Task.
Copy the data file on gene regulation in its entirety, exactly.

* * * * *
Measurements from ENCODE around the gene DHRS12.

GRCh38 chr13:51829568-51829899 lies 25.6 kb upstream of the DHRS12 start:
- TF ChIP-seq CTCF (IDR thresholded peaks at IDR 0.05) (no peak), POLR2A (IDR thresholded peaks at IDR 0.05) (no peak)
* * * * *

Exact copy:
Measurements from ENCODE around the gene DHRS12.

GRCh38 chr13:51829568-51829899 lies 25.6 kb upstream of the DHRS12 start:
- TF ChIP-seq CTCF (IDR thresholded peaks at IDR 0.05) (no peak), POLR2A (IDR thresholded peaks at IDR 0.05) (no peak)